/* Replace our stack before we use any local variables. */
      asm volatile ("movl %0, %%esp\n" : : "r" (realstack));
    }
  assert (grub_scratch_mem == 0);
...
  doit ();
...
}
...
void
stop (void)
{
#ifdef HAVE_LIBCURSES
  if (use_curses)
    endwin ();
#endif

  /* Jump to doit.  */
  longjmp (env_for_exit, 1);
}
...
/* stage2/builtins.c: */
/* quit */
static int
quit_func (char *arg, int flags)
{
  stop ();
  /* Never reach here.  */
  return 0;
}
static struct builtin builtin_quit =
{
  "quit",
  quit_func,
  BUILTIN_CMDLINE | BUILTIN_HELP_LIST,
  "quit",
  "Exit from the GRUB shell."
};

A low of stuff happens here.

gcc passes

As we know from _AxS -O0 makes grub magically work.

Checking again by rebuilding as -O1 and -O0 this single file grub/asmstub.c. (The rest is built with -O1 to keep amount of changes at minimum).

gcc’s -O<N> levels are sets of indivitual (hopefully mostly orthogonal) optimisations. We can break -O1 down and find which of passes broke things.

The following command dumps all individual passes:

$ gcc -Q --help=optimizers
$ gcc -Q --help=optimizers | wc -l
221

Now it’s time to find out the exact optimization pass(es) that renders code unusable.

$ gcc -m32 -Q -O0 --help=optimizers > O0
$ gcc -m32 -Q -O1 --help=optimizers > O1
$ diff -U0 O0 O1 | grep enabled
+  -fbranch-count-reg                   [enabled]
+  -fcombine-stack-adjustments          [enabled]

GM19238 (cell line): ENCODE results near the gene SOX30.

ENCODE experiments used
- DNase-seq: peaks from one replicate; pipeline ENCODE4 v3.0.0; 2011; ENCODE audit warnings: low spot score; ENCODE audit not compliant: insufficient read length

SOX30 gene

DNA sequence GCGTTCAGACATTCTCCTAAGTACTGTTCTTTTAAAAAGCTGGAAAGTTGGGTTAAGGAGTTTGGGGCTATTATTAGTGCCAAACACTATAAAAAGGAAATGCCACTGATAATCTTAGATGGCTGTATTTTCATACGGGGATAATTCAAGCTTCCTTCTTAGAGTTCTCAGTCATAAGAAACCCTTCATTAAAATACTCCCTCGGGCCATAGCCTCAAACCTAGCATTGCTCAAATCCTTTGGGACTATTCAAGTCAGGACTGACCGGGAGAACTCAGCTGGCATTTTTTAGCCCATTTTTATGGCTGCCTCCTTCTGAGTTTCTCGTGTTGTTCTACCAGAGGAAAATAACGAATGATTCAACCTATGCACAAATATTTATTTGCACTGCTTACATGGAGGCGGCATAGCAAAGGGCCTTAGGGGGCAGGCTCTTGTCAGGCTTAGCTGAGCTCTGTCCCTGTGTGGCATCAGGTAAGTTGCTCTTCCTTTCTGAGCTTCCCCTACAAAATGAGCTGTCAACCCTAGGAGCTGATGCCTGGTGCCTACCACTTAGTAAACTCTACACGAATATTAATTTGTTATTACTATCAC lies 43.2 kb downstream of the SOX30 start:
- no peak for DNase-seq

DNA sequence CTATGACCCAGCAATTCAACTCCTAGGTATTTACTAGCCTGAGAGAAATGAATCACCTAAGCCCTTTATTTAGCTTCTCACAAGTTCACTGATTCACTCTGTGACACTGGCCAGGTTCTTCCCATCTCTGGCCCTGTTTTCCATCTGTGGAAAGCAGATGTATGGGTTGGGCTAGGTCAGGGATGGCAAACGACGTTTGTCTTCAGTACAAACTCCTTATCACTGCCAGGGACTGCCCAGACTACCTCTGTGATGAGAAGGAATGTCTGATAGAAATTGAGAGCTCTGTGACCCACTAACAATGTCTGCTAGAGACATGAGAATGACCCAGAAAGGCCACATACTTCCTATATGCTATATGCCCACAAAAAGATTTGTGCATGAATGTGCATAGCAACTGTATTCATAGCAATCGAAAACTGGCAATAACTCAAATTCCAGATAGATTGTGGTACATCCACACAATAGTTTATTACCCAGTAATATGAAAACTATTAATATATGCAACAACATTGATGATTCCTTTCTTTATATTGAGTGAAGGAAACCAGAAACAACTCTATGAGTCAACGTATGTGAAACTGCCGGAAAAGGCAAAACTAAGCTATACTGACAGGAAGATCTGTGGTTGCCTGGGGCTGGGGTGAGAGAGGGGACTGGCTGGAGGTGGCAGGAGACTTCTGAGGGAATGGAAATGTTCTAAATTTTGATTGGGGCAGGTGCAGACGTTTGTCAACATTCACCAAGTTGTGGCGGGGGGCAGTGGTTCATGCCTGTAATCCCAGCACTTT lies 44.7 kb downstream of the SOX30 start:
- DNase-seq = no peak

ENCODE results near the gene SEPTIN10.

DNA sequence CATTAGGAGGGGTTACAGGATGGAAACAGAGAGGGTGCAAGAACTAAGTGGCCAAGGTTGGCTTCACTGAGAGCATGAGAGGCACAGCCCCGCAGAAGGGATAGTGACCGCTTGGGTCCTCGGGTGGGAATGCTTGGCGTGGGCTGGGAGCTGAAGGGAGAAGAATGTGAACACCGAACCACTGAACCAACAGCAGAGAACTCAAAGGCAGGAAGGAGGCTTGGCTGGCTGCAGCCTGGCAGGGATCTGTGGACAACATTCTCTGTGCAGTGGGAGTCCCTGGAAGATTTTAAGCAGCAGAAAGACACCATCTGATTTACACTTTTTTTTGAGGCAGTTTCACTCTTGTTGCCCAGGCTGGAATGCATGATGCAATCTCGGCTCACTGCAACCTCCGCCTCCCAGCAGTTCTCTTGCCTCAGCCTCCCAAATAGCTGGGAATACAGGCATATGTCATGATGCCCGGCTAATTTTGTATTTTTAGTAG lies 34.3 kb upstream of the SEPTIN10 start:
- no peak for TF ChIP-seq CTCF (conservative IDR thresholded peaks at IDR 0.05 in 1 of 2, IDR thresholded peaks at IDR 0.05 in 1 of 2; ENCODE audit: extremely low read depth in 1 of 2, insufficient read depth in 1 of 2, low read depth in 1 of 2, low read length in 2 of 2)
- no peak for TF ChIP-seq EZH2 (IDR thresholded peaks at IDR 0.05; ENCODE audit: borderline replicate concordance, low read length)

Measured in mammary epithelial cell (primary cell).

+  -fcompare-elim                       [enabled]
+  -fcprop-registers                    [enabled]
+  -fdefer-pop                          [enabled]
+  -fforward-propagate                  [enabled]
+  -fguess-branch-probability           [enabled]
+  -fif-conversion                      [enabled]
+  -fif-conversion2                     [enabled]
+  -finline-functions-called-once       [enabled]
+  -fipa-profile                        [enabled]
+  -fipa-pure-const                     [enabled]
+  -fipa-reference                      [enabled]
+  -fmove-loop-invariants               [enabled]
+  -fshrink-wrap                        [enabled]
+  -fsplit-wide-types                   [enabled]
+  -fssa-phiopt                         [enabled]
+  -ftree-bit-ccp                       [enabled]
+  -ftree-ccp                           [enabled]
+  -ftree-ch                            [enabled]
+  -ftree-copy-prop                     [enabled]
+  -ftree-copyrename                    [enabled]
+  -ftree-dce                           [enabled]
+  -ftree-dominator-opts                [enabled]
+  -ftree-dse                           [enabled]
+  -ftree-fre                           [enabled]
+  -ftree-pta                           [enabled]
+  -ftree-sink                          [enabled]
+  -ftree-slsr                          [enabled]
+  -ftree-sra                           [enabled]
+  -ftree-ter                           [enabled]

Picking a bunch of flags at a time i’ve distilled it down to a single flag:

assembly changes

Now let’s check code genertion difference:

$ x86_64-pc-linux-gnu-gcc -m32 -DHAVE_CONFIG_H <...> -O1                                -S -o asmstub-O1.S asmstub.c
$ x86_64-pc-linux-gnu-gcc -m32 -DHAVE_CONFIG_H <...> -O1 -fno-combine-stack-adjustments -S -o asmstub-O1-fno.S asmstub.c
$ diff -U10 asmstub-O1.S asmstub-O1-fno.S